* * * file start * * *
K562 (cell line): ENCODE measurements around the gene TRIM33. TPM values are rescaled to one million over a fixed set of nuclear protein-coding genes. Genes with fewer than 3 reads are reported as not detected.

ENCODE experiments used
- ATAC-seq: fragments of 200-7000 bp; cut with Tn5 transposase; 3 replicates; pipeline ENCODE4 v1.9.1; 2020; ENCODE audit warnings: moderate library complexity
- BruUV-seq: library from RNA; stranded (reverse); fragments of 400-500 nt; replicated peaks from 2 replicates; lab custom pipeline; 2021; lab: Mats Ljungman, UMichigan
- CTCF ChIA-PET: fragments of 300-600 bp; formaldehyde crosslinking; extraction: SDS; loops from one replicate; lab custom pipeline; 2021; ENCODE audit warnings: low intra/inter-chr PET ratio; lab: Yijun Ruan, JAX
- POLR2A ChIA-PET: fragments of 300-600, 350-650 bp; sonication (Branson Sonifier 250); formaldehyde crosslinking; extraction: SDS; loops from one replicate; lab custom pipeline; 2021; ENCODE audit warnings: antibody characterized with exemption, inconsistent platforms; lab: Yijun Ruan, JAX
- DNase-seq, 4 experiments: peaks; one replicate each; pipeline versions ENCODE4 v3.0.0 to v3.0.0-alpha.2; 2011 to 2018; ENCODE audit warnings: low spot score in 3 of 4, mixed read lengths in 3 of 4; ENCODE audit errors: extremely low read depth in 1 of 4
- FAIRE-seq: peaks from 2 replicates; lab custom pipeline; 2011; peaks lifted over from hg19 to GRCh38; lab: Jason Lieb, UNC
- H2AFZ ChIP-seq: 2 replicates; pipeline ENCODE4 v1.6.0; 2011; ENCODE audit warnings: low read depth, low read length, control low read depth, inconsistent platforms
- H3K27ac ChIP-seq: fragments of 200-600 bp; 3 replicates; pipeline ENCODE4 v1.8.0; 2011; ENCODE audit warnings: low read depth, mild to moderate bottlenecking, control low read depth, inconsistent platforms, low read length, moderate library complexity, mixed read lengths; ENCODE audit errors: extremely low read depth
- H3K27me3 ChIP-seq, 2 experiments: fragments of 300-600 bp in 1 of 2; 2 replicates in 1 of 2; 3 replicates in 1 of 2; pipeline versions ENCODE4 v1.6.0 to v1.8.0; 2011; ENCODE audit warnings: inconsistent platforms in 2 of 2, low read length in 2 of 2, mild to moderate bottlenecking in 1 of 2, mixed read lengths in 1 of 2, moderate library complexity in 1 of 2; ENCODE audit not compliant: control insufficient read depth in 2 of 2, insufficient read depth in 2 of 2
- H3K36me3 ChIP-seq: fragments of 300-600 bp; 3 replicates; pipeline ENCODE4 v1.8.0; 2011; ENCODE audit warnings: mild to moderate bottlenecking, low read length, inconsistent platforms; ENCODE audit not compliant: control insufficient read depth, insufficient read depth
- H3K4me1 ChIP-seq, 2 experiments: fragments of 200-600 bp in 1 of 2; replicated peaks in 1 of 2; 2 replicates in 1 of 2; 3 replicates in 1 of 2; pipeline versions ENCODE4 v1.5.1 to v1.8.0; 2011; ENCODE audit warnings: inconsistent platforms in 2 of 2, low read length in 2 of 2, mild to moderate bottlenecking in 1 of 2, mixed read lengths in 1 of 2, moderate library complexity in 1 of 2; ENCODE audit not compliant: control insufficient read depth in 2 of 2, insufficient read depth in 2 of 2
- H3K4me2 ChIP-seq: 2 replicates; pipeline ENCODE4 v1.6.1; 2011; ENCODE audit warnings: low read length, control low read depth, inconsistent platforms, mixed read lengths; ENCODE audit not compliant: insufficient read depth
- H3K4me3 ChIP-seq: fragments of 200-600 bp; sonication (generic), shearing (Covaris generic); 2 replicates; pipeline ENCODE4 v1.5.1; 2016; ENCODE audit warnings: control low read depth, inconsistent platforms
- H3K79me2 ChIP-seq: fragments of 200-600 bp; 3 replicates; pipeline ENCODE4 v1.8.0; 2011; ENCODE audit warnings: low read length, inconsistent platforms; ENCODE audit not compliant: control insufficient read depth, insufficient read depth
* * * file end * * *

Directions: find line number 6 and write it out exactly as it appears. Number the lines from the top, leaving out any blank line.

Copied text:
- POLR2A ChIA-PET: fragments of 300-600, 350-650 bp; sonication (Branson Sonifier 250); formaldehyde crosslinking; extraction: SDS; loops from one replicate; lab custom pipeline; 2021; ENCODE audit warnings: antibody characterized with exemption, inconsistent platforms; lab: Yijun Ruan, JAX